Henry Taylor: The Only Portrait I Ever Painted of My Momma Was Stolen

Henry Taylor painted an impressive range of subjects that included close friends and total strangers, the famous and the unknown. It’s a gallery that includes Miles Davis and Eldridge Cleaver; the children of fellow artists; and anonymous figures (a panhandler, a child modeling a new dress) caught in scenes of daily life. He ranges through African American achievements and grievous injustices to depict, for instance, Alice Coachman (above), the first black woman to win an Olympic gold medal, as well as a lifeless Philando Castile in a 2017 work, The Times Thay Aint A Changing, Fast Enough! Like Kerry James Marshall and Gordon Parks, Taylor has a broad yet highly particularized vision of black experience in America, one animated by a strong sense of commonality; his empathetic rendering of faces and naturalistic compositions articulate the depth of this identification. In the 2016 portrait Elan Supreme, an elegantly attired woman—multiple strands of bright pearls grace her neck—regards the viewer with a focused disinterest. Her eyes might be read as warm, given their candor, but the firm set of her closed lips and the overall formality of her posture suggest an underlying wariness. Her beauty, as delineated by Taylor, isn’t dependent on anyone’s approval but her own. Much the same could be said about the young subject of Simone Leigh’s daughter Zenobia, 2014. Taylor’s sure-handed deployment of energetic brushstrokes lends the seated Zenobia’s bare and crossed legs a muscular tension that warns she just might spring upright despite the deliberate equanimity of her pose and face. She, too, meets our gaze with coolly discerning eyes.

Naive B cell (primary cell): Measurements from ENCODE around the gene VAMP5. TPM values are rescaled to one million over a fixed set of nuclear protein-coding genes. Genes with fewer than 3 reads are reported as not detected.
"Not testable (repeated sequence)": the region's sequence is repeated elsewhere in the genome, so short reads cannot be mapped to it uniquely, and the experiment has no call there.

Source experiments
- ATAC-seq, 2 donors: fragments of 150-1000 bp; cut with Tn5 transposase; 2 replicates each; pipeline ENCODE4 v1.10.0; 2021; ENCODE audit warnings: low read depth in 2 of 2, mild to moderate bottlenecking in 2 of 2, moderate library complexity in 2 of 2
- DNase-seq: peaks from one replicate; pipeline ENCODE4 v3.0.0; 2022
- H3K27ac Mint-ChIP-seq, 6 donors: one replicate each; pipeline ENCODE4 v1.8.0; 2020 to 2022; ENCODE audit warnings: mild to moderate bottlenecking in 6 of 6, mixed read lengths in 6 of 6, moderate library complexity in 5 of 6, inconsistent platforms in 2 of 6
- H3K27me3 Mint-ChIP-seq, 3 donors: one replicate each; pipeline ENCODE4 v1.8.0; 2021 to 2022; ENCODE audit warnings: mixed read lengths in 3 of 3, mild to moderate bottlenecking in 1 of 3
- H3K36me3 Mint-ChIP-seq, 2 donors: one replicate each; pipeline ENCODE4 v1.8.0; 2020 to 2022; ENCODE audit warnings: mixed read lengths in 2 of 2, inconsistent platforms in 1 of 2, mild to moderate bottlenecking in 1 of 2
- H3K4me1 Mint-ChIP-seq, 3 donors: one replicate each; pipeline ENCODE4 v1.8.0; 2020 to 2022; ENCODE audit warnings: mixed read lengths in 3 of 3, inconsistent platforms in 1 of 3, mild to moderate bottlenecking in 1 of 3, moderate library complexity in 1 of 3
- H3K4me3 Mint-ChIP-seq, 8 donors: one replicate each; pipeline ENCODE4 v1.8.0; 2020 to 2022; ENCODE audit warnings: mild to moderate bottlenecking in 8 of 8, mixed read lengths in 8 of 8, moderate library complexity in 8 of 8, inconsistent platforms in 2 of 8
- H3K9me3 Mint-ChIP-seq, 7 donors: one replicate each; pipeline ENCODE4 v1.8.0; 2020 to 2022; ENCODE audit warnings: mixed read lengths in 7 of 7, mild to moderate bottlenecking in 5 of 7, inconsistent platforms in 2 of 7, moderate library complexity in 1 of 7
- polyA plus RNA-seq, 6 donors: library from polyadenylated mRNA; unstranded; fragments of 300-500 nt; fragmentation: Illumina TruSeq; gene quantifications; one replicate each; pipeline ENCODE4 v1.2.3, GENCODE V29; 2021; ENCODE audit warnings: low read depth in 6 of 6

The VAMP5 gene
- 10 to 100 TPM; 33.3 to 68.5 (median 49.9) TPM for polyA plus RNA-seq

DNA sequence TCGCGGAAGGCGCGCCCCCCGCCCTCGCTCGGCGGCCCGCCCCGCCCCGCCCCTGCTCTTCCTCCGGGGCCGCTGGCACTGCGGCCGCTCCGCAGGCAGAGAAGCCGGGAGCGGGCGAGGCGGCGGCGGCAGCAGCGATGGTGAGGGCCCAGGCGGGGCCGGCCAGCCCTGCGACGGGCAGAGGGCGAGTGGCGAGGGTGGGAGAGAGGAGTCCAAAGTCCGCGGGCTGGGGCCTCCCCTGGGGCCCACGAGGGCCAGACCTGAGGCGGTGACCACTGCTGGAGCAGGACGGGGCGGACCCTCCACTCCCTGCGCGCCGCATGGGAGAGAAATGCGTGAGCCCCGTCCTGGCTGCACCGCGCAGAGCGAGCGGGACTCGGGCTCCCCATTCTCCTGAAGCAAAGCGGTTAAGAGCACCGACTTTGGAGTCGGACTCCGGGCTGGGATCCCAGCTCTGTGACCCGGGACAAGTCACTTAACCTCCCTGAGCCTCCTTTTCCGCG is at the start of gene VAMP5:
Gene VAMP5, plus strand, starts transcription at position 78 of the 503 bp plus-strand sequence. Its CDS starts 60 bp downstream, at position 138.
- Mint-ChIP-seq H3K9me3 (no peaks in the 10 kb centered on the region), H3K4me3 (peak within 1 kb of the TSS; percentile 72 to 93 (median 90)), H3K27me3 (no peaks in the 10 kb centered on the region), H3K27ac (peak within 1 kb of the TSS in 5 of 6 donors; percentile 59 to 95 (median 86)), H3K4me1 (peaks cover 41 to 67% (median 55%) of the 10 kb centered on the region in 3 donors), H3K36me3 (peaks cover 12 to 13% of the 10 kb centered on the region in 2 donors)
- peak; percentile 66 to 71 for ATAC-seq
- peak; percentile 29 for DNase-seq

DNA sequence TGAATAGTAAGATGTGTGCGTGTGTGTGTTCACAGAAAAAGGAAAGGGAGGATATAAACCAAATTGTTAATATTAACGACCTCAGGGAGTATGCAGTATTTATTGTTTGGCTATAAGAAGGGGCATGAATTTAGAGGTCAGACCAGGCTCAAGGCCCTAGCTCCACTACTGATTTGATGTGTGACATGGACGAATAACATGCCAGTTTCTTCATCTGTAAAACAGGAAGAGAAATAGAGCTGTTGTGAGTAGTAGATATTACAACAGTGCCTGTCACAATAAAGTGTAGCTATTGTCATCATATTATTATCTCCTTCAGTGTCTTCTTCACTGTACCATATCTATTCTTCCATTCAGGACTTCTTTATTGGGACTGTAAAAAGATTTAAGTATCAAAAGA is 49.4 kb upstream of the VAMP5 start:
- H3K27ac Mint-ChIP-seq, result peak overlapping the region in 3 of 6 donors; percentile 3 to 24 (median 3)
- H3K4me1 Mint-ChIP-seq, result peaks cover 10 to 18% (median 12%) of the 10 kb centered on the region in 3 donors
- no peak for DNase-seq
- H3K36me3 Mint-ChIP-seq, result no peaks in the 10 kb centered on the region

Henry Taylor, See Alice Jump, 2011, acrylic on canvas, 76 1⁄2 × 113".

The yellow shirt in Victor M. Brown, “This is not a Mug Shot,” 2010, is so bright, and so evidently thick with paint, that it seems to occupy a layer closer to the viewer than the broad-shouldered black man who’s wearing it. With its high-wattage and rough, tactile swirls, this piece of clothing commands attention and vies with his shimmering royal-blue shorts. The bold colors and painterly drama affirm Victor’s individuality while his assertively neutral stance and visage connote the conformity required of a police photo. In this way, Taylor evokes and refutes the constricted identity too often imposed on black Americans. In an interview with Charles Gaines, Taylor discusses his journalism studies, especially how he was taught to look for “deeper content.” “You can’t separate yourself from your subjects,” he says, “because you internalize so much.” This rootedness in the world of the people he paints is something more than empathy; it is a vital bond that infuses the work with the pulse and bodily flex of lived experience.